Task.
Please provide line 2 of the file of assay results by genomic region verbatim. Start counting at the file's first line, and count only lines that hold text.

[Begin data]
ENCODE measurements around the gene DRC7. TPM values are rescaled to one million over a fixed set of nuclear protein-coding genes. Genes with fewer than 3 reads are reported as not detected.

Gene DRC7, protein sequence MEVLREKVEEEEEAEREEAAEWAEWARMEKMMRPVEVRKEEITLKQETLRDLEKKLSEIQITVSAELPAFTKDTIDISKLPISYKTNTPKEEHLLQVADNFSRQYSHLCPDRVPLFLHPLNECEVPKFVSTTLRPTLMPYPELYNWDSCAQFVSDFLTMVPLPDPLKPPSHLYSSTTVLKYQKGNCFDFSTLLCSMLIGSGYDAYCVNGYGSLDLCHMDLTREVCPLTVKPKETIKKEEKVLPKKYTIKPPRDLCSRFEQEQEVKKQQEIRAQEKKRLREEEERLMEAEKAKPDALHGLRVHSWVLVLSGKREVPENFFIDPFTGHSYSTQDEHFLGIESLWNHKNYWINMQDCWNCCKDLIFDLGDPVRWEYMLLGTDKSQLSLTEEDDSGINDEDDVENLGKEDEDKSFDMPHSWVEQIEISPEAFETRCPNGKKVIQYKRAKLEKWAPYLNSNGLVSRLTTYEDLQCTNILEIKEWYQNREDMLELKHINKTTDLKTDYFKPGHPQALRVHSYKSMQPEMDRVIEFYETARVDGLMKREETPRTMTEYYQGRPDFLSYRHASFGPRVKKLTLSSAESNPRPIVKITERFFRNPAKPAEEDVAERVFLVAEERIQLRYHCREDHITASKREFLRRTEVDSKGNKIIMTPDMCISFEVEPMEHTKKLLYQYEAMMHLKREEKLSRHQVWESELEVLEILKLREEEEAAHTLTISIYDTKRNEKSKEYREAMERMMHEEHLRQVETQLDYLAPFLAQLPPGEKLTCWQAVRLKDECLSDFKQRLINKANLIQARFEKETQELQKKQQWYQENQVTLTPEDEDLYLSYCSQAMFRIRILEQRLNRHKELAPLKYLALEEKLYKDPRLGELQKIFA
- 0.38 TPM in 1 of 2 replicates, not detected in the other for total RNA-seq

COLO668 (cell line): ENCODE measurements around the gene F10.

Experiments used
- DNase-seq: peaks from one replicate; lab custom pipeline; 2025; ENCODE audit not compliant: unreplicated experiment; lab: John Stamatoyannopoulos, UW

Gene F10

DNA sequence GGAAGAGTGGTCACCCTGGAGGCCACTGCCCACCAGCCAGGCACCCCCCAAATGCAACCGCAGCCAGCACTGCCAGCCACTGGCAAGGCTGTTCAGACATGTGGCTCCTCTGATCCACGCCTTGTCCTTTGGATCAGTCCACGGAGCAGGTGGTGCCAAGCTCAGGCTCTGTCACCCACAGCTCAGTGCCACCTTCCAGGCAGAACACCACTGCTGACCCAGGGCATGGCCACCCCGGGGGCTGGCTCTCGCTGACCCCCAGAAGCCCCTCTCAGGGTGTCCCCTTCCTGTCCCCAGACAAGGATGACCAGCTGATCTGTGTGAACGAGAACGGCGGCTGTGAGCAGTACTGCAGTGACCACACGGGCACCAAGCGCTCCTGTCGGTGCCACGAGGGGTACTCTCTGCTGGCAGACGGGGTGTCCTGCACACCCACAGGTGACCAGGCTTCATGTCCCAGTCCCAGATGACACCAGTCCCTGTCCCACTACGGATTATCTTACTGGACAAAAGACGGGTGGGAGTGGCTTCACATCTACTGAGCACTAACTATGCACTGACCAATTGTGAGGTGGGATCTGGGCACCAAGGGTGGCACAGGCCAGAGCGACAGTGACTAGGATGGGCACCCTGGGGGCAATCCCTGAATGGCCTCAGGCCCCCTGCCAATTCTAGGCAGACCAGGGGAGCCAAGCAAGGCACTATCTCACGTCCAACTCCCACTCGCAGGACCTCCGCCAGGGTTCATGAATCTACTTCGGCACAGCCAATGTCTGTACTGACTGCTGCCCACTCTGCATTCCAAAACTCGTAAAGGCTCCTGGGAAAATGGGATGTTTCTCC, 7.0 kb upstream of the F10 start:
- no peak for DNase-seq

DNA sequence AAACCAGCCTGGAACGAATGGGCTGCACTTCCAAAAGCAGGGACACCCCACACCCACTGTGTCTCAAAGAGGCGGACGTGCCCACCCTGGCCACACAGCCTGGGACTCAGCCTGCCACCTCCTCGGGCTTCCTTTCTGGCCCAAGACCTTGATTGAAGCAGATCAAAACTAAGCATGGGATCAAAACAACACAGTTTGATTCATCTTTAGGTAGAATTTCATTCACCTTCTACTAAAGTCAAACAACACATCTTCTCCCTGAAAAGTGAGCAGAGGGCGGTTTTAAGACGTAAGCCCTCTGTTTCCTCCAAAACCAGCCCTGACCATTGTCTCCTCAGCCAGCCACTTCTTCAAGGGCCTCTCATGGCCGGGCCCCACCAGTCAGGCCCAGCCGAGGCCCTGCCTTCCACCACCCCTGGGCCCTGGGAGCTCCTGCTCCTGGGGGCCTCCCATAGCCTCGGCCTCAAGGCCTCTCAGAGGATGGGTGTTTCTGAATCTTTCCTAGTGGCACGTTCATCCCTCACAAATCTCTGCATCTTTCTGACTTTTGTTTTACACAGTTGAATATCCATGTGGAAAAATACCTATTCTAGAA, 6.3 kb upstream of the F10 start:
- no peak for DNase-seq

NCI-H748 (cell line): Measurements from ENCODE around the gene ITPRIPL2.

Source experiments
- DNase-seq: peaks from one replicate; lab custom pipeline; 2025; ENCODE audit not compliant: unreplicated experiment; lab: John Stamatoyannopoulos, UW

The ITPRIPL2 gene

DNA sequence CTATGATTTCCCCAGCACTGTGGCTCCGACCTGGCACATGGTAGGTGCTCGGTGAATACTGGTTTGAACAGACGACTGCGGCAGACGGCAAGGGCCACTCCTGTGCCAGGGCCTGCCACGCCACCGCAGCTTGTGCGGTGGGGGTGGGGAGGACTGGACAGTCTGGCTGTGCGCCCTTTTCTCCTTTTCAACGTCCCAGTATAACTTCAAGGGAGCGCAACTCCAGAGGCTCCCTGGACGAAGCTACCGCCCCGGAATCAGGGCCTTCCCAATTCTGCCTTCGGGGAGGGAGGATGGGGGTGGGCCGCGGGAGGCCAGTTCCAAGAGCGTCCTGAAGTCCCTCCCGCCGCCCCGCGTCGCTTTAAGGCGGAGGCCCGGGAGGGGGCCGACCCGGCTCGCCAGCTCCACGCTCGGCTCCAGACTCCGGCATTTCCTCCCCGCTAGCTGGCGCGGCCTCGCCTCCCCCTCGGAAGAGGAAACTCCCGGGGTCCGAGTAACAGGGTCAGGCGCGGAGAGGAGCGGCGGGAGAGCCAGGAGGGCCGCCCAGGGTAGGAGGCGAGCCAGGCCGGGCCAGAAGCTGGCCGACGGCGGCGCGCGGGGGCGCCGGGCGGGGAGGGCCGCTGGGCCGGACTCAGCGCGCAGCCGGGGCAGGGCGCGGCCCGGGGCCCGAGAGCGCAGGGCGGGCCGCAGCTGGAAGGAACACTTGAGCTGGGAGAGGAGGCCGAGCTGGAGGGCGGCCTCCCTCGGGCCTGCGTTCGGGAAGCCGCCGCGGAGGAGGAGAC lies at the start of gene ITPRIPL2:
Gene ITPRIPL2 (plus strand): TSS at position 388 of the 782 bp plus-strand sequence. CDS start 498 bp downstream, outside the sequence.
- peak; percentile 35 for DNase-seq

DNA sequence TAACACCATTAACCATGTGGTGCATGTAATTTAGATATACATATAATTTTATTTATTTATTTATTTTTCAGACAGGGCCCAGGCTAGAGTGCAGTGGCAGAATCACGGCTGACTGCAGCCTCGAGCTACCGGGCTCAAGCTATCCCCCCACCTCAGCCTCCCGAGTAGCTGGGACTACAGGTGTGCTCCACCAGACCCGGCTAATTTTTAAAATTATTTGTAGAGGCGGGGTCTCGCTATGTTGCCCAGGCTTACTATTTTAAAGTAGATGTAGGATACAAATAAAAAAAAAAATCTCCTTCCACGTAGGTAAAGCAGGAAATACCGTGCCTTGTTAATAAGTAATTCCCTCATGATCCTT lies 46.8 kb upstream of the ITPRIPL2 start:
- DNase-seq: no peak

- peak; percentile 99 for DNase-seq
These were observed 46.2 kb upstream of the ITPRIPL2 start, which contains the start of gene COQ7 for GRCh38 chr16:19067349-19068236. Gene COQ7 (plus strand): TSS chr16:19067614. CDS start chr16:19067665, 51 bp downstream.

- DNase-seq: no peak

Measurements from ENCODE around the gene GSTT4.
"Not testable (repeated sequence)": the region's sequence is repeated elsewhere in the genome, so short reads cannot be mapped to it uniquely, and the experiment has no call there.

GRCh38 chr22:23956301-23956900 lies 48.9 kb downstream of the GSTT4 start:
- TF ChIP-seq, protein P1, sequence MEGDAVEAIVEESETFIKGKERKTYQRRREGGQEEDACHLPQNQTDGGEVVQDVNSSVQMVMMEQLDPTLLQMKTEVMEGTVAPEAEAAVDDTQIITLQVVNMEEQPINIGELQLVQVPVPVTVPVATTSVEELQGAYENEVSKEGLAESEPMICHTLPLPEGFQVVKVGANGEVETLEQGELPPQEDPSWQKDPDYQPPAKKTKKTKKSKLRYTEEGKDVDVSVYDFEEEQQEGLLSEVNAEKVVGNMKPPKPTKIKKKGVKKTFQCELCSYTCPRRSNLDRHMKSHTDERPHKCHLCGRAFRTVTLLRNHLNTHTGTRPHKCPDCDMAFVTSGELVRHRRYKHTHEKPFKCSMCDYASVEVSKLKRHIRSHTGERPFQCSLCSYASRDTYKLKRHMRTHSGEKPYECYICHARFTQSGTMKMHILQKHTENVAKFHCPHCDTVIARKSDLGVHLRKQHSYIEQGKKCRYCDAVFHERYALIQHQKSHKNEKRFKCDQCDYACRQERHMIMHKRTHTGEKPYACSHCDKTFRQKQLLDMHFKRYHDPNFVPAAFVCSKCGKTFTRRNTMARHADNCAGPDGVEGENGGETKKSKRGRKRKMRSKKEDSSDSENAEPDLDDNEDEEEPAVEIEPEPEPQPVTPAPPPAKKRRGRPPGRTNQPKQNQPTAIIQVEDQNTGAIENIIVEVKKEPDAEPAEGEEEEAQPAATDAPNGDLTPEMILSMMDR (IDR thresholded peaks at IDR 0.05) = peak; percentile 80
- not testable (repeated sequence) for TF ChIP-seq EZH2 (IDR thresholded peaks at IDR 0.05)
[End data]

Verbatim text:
Gene DRC7, protein sequence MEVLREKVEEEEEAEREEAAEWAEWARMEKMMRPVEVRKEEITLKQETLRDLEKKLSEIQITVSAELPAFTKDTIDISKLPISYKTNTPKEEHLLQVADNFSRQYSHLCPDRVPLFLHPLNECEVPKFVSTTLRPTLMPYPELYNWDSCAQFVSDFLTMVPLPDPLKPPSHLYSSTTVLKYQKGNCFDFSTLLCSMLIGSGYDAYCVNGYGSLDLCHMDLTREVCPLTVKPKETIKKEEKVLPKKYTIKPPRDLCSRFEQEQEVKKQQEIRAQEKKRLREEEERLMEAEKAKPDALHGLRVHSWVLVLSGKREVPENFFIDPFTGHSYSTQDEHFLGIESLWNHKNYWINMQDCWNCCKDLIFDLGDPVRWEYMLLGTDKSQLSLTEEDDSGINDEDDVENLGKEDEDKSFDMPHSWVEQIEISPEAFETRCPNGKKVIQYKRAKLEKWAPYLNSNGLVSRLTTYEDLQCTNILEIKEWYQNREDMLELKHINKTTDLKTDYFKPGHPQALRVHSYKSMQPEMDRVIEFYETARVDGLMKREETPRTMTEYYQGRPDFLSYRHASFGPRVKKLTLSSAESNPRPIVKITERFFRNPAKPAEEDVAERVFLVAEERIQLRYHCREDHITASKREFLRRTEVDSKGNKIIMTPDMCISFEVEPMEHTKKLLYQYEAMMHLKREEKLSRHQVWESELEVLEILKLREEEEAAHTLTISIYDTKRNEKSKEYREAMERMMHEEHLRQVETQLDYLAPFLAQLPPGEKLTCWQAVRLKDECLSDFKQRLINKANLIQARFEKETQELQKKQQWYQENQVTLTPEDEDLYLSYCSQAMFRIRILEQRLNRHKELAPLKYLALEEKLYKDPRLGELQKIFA